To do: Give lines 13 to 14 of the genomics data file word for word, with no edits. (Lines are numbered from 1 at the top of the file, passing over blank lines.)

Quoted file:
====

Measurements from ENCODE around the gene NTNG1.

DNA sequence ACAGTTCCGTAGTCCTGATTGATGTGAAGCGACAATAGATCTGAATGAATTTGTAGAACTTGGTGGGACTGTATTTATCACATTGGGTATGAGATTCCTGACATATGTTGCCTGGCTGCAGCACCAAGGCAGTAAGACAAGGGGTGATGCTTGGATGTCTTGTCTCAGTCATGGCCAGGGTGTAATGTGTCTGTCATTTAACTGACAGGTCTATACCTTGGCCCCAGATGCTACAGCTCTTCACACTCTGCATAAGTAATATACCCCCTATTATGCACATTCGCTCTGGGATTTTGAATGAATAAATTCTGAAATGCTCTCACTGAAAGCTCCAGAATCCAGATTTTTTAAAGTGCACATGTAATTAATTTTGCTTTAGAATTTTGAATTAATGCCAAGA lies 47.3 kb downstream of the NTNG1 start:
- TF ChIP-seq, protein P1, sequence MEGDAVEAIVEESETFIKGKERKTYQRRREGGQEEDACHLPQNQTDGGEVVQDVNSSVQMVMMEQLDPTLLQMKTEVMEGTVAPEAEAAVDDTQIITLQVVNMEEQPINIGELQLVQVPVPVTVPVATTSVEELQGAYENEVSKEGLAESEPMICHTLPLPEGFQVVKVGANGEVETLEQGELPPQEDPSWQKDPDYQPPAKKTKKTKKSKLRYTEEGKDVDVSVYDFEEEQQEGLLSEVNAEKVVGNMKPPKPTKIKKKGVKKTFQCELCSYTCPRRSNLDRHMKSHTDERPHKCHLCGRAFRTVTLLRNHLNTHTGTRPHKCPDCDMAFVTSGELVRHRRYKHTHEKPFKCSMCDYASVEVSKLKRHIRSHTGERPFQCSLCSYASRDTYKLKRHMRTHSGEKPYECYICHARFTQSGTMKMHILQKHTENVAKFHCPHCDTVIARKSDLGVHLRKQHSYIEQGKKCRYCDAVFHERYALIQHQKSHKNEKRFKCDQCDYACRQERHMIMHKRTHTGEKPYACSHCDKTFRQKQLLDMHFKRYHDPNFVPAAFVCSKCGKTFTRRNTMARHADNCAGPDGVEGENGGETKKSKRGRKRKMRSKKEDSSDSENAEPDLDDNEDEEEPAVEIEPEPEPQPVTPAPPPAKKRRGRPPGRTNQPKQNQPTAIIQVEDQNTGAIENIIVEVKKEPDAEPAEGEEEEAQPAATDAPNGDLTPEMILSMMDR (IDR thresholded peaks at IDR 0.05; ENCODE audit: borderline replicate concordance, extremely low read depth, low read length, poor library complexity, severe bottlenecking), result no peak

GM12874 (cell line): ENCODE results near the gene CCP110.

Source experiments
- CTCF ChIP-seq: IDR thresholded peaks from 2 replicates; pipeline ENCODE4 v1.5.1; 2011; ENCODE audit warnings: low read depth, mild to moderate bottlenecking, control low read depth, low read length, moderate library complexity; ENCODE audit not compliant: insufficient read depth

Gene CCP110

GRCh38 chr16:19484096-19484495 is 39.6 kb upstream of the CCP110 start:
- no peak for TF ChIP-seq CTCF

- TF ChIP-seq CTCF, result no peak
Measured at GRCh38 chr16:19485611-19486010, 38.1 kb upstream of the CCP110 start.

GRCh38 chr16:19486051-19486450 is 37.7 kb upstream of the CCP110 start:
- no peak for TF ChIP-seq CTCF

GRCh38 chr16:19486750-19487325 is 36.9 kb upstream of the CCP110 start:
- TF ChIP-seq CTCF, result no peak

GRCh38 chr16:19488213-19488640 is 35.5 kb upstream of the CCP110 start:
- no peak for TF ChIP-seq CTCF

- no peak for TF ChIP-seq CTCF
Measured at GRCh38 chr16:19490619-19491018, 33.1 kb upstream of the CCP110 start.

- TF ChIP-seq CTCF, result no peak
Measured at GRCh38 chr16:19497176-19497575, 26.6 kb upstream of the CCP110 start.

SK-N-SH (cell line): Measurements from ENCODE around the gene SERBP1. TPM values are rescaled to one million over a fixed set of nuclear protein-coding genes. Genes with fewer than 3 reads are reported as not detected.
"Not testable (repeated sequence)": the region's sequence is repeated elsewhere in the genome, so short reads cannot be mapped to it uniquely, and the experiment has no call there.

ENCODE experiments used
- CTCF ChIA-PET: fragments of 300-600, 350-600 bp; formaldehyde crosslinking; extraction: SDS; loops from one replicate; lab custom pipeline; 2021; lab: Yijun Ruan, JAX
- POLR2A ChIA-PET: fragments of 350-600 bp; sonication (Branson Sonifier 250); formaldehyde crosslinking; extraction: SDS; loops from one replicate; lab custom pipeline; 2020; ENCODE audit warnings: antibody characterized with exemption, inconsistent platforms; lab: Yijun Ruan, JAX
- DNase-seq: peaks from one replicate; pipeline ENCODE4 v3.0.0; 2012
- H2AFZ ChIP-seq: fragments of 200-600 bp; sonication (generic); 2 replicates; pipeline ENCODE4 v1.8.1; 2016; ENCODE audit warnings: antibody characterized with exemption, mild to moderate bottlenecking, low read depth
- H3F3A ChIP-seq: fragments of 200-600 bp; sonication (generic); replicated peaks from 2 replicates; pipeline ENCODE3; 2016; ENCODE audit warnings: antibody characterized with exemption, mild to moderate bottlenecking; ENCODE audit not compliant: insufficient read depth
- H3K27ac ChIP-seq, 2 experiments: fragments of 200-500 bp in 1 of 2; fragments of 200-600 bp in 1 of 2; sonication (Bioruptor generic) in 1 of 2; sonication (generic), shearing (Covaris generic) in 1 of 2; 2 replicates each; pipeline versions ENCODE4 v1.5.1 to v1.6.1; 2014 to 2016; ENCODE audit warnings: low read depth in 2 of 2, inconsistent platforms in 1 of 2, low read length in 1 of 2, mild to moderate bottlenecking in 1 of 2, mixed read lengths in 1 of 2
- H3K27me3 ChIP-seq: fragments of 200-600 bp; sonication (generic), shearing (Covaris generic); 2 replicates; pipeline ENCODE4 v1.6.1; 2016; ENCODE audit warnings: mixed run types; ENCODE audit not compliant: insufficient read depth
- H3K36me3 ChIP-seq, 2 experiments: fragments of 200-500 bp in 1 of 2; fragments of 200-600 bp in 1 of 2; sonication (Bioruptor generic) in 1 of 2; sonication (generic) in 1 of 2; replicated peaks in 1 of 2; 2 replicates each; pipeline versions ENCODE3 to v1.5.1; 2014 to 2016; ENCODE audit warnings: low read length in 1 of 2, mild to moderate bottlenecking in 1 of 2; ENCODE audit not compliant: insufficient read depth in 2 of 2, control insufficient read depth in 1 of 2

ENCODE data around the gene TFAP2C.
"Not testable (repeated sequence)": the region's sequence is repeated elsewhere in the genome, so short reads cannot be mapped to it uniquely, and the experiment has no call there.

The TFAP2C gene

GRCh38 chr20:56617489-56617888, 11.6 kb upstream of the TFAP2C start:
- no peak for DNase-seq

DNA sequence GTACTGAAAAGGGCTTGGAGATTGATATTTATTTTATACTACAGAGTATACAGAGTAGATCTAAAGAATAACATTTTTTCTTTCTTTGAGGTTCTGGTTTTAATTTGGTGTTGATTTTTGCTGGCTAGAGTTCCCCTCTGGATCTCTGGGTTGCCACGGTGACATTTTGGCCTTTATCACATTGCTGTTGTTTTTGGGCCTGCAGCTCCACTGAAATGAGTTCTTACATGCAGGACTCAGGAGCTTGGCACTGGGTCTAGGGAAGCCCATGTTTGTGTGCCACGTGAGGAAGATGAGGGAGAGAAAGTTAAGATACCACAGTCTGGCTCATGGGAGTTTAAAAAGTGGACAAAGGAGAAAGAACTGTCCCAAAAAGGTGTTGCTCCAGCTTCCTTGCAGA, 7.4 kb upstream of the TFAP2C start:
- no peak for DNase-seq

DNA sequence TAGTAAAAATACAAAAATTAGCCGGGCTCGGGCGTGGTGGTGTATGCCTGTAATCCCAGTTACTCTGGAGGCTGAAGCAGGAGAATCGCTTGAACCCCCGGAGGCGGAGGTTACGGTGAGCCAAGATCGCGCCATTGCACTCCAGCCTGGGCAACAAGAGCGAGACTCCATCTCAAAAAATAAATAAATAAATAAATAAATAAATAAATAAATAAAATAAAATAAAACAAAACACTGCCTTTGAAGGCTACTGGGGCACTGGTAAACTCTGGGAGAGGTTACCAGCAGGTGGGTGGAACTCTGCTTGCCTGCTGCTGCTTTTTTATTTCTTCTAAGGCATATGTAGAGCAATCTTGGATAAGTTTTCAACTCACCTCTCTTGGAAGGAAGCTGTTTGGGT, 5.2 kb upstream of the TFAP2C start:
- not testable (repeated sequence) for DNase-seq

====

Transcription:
- no peak for TF ChIP-seq CTCF

GRCh38 chr16:19486750-19487325 is 36.9 kb upstream of the CCP110 start: